How About You?

 Seth Victor

I am in San Diego, CA, a legendary city named after majestic sea creatures. I’ve enjoyed some of the great sights, but I would have been remiss not to visit the “World Famous” San Diego Zoo. I did so with some hesitation (and with a certain singer in my head). I was previously under the impression that the San Diego Zoo was more like a wildlife safari, where the people are in the cage moving in the environment. I was disappointed to find out that it is not. The Wild Animal Park of which I was thinking is a totally different place. The zoo is a rather nice zoo. It emphasises its conservation of endangered and threatened species. Zoos, however, are a contentious issue for many in the animal rights world. The question is whether animal exploitation is acceptable when the purpose is to bring the animals closer to humans. That’s a simplistic way of phrasing it, since circuses also bring animals closer to people, but are not something to celebrate. Yet many view the boredom and enclosed lives of animals in zoos just as poorly, arguing that media sources such as documentaries bring animals to life in a way that does not cause them suffering. 

I’m very torn on the issue. On the one hand, I see the similarities between zoos and circuses. Animals are captive in both, and the motivation behind the original zoos of the Victorian age was to display the “great beasts” of the “Dark Continent” and beyond for spectacle. Certainly there are a number of zoos that do not keep their animals in excellent conditions, and most zoos in the United States cannot provide any where near the range that any of the animals enjoy in the wild. Also, modern recording equipment seen in Life and Planet Earth can bring high definition footage into living rooms in dynamic fashion without interfering with an animal’s life.

On the other hand, animals in zoos do not need the same ranges that they do in the wild if survival is not at issue. Food is provided, as is shelter, and all natural predators are removed. Are the animals bored? I believe that despite the toys that are provided them, many are. But think of it this way. If you were given the option of living in an apartment with one or two weight machines, or maybe a book, and all of your dietary and medical needs were met, or you were out on the plains left to make your own weapons and tools and told to survive a la “The Most Dangerous Game,” which would you choose? Maybe we’d all like to live with adventure, but I don’t know. The narrator in The Life of Pi offers an interesting take on this dilemma, writing “I know zoos are no longer in people’s good graces. Religion faces the same problem. Certain illusions about freedom plague them both.”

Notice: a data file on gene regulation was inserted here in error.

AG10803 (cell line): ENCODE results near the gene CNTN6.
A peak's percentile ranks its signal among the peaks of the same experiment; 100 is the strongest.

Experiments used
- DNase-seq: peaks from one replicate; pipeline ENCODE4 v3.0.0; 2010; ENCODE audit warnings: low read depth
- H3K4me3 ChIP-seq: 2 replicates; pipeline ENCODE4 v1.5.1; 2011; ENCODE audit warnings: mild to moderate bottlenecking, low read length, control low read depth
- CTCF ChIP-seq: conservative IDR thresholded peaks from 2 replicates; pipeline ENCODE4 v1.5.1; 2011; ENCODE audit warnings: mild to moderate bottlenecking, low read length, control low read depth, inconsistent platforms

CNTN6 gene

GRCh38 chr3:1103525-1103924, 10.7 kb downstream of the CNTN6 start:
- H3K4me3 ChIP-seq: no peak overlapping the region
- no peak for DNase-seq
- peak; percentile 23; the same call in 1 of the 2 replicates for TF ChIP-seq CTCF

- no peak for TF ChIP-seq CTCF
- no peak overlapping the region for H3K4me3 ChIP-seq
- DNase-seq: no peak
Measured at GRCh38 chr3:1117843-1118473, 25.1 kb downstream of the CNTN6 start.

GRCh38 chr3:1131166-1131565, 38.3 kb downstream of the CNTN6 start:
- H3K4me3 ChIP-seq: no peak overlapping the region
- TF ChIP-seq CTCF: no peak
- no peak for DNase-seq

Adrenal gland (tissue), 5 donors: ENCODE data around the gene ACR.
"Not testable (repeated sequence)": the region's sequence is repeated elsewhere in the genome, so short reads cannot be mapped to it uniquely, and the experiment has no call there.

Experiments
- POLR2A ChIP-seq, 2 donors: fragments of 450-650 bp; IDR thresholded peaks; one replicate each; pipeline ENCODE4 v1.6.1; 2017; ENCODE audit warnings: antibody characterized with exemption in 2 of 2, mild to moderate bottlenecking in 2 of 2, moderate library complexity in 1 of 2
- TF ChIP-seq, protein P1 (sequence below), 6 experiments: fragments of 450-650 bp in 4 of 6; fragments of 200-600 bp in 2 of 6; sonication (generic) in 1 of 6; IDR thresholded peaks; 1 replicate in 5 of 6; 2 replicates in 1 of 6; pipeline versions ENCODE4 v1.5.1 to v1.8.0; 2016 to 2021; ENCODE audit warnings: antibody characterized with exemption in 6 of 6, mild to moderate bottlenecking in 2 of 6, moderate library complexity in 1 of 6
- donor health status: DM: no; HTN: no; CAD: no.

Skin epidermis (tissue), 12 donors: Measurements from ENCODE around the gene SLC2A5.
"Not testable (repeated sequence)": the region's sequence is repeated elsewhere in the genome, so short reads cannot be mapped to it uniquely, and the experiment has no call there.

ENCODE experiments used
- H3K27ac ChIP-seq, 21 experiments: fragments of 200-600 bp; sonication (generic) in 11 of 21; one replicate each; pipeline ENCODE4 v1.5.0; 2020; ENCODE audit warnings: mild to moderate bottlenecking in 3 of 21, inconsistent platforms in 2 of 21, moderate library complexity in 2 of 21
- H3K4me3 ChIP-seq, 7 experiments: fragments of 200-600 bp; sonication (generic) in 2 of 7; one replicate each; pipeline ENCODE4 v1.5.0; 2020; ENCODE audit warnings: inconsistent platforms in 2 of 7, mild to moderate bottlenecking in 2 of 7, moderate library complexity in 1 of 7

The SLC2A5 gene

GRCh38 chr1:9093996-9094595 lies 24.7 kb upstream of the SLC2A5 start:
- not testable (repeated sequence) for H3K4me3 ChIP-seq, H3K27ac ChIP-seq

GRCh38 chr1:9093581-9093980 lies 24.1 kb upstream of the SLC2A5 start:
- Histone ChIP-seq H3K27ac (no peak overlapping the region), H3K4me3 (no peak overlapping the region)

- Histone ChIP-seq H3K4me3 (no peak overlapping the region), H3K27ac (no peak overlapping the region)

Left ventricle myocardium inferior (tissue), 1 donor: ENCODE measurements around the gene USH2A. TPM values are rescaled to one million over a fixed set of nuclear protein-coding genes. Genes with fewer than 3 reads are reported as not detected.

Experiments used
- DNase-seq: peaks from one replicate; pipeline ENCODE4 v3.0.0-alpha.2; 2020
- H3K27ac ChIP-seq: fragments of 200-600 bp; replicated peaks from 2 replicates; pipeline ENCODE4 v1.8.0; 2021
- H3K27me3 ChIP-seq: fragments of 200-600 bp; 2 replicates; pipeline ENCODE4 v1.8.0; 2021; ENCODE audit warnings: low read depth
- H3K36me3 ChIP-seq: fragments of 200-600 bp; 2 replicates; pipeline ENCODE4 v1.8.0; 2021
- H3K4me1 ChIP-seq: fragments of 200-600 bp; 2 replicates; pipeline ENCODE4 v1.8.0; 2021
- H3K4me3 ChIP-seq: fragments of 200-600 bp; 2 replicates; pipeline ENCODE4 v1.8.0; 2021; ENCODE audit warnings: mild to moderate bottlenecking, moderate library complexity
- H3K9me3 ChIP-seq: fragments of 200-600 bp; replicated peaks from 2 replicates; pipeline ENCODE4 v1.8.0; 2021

I am in favor of zoos, at least if they are done the right way. I think zoos are useful in educating children and adults about exotic animals. I think this because that is how I developed my appreciation for animals that I would never see in the United States. If the rainforests are gone, we are going to be in a lot of trouble, but I care about those forests not because of the effect on people, but because I want the creatures in them to exist. I don’t know that a wildlife documentary would have fostered that same appreciation in me. Good zoos like the San Diego Zoo also provide plenty of education on the variety of animals they house, and increase awareness about other parts of the world.